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Love Trash Review

A Voice In The Wilderness: An Interview with Robert Sweet
By Zik Jackson

Almost eighteen years after brothers Robert and Michael Sweet formed Stryper and practically took the world by storm, Robert Sweet still has fond memories of the band, the fans, and the phenomenon that continues to this day.  Transplanted from his birthplace and longtime home in California, this young-at-heart rocker shares his memories from his home in Summerland, Nevada, in the desert just outside Las Vegas.  Being the “visual timekeeper” on the drums for nine years with Stryper has affected Sweet’s life in a profound way.  Having traveled the world with one of the most successful bands in the history of Christian rock, Sweet continues to be amazed at the effect the quartet had on both Christian and mainstream audiences.  “Even more popular than Stryper’s music is the impact that we had,” says Sweet, with a sense of awe. The effect lives on, through dedicated fans and their websites, and he continues to receive fan mail. “The Internet has been miraculous in a sense,” remarks Sweet, “…it’s pretty wild.”

A lifelong musician, Sweet got his first drum set at age eight.  He started his first band in high school with “Mike” in the mid-1970s. Through the Baptist Church, Sweet became a Christian at age 15 in April of 1975 although he had always believed in God.  “I just thought the world was too perfect to have come together on its own,” he reflects. 

Reminiscing on the early days of Stryper, Sweet relates a story about praying for money to help get the band to the next level once they started catching on in California.  Their brand of showmanship and skill packed out clubs wherever they played, and the underground word-of-mouth buzz about the band spread like wildfire.  “We came up with a number of $100,000 for what it would take to get some equipment, an office, a truck, and the other things we really needed to take off,” says Sweet. He then prayed about the matter, and within a few days, a miracle happened. Stryper was playing a gig at a club with a budding Bon Jovi and a still-unknown Poison in 1984.  Controversy was swirling around the yellow-and-black-clad rockers for their unique evangelistic techniques, namely “heavenly metal” music with a Gospel message and their practice of tossing Bibles into the crowd during shows.  A woman from a local church, incensed at the t-shirts, posters, and other paraphernalia the youth were bringing in, decided to go to the show to put Stryper in their place. What happened instead was her heart and mind were changed after seeing the genuine message and sincerity in the band’s efforts.  By the time she got to the band’s dressing room to bawl them out, she was in tears and instead told them, “I see what you are doing and I want to invest in it.  I want to start out with $100,000.” 

This was just one of many doors God opened up for Stryper on their road to worldwide fame.  Another was the call from Nice Man Entertainment, who saw the opportunity with the yellow-and-black theme to create merchandise for fans.  Before they knew it, Stryper had another $100,000 advance in their hands, and the yellow and black attack went to the ends of the earth, blaring the Gospel all the way with their Jackson/Charvel guitars.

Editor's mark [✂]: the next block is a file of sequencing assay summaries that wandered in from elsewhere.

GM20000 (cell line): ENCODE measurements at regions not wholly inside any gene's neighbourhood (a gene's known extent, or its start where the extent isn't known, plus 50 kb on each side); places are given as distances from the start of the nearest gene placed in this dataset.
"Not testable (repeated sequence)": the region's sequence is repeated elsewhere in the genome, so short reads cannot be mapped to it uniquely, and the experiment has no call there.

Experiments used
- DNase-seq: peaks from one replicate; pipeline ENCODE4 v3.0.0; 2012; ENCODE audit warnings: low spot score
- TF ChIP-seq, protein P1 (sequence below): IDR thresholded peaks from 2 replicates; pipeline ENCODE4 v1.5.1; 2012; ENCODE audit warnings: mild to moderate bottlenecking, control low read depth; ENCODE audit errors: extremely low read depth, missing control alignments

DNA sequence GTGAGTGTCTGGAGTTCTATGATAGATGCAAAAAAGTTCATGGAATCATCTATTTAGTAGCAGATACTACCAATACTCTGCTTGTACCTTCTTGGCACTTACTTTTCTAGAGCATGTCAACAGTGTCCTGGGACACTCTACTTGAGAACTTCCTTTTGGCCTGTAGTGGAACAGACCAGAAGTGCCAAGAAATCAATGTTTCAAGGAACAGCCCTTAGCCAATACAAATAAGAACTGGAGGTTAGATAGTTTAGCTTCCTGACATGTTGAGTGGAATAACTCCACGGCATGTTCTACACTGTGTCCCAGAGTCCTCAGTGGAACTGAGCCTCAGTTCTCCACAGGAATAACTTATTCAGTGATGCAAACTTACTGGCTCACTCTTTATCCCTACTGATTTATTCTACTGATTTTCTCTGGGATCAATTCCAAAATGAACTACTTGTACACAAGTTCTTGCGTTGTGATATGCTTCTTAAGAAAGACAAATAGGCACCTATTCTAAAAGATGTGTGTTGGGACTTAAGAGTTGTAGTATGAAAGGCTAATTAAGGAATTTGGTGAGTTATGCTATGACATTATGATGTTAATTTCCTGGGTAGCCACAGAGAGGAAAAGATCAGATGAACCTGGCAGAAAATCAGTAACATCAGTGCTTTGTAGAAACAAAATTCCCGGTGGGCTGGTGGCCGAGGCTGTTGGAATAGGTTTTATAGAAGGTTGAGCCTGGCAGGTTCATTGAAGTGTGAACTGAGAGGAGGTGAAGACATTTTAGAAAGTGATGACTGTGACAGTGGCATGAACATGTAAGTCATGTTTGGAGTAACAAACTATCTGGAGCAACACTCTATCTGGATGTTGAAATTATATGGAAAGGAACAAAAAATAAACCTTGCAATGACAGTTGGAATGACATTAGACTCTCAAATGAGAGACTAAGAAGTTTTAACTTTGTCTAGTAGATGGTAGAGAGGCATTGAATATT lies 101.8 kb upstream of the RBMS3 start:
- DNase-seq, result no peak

After a hugely successful run through the eighties and into the nineties, the band’s members went their separate ways.  Michael Sweet launched a solo career.  Robert settled down and started a family, and has released his own solo album, entitled Love Trash.  Hardcore Stryper fans need not despair, though-­ the band reunites for a “Stryper Expo” in Azusa, California in May 2001, the second of its kind.  All the original members of the band, along with some new bands and a horde of fans with armfuls of
collectibles will be on hand for a two-day rockfest, capped off with a concert by Stryper.  Will the band ever reunite for real?  “I would love to see us come back,” confesses Sweet, although the reality of a reunion isn’t as easy.  Michael Sweet’s solo career keeps him busy, and Sweet’s own schedule playing as a session drummer and producing other artists as well as his new solo career would likely prevent more than an annual one-off show.  Maybe someday it will be caught on videotape at a Stryper Expo.  Sweet says, “One of the greatest things that I regret is that the essence of Stryper was never captured.”  ‘Tis true, even the Live in Japan video, one of their biggest sellers, didn’t fully express the pure energy and power that Stryper exuded in their live shows.

Meanwhile, there is Love Trash, the solo project from Robert Sweet with the eyebrow-raising title.  And if you thought that was curious, check out some of the song titles: “The F Word” (referring to forgiveness), “I’m ?@#$%&!”, and of course the title track, “Love Trash.”  “I wanted to catch people’s attention,” confesses Sweet.  “I named all of the Stryper albums and I thought it was important to have something that grabs your attention.”  He knows he’ll probably catch flak for being on the edge… again… but he has developed a bit of a tough skin from his many years in the life, taking barbs from both sides of the fence.  On one hand being accused of not being “Christian enough” in either physical appearance or musical expression, on the other had being considered a religious zealot by the secular world for taking a bold stand for Christ.  Nevertheless, this voice in the wilderness refuses to be silenced.

For more information or to book Robert Sweet as a session drummer, contact him at or contact World Gone Mad at

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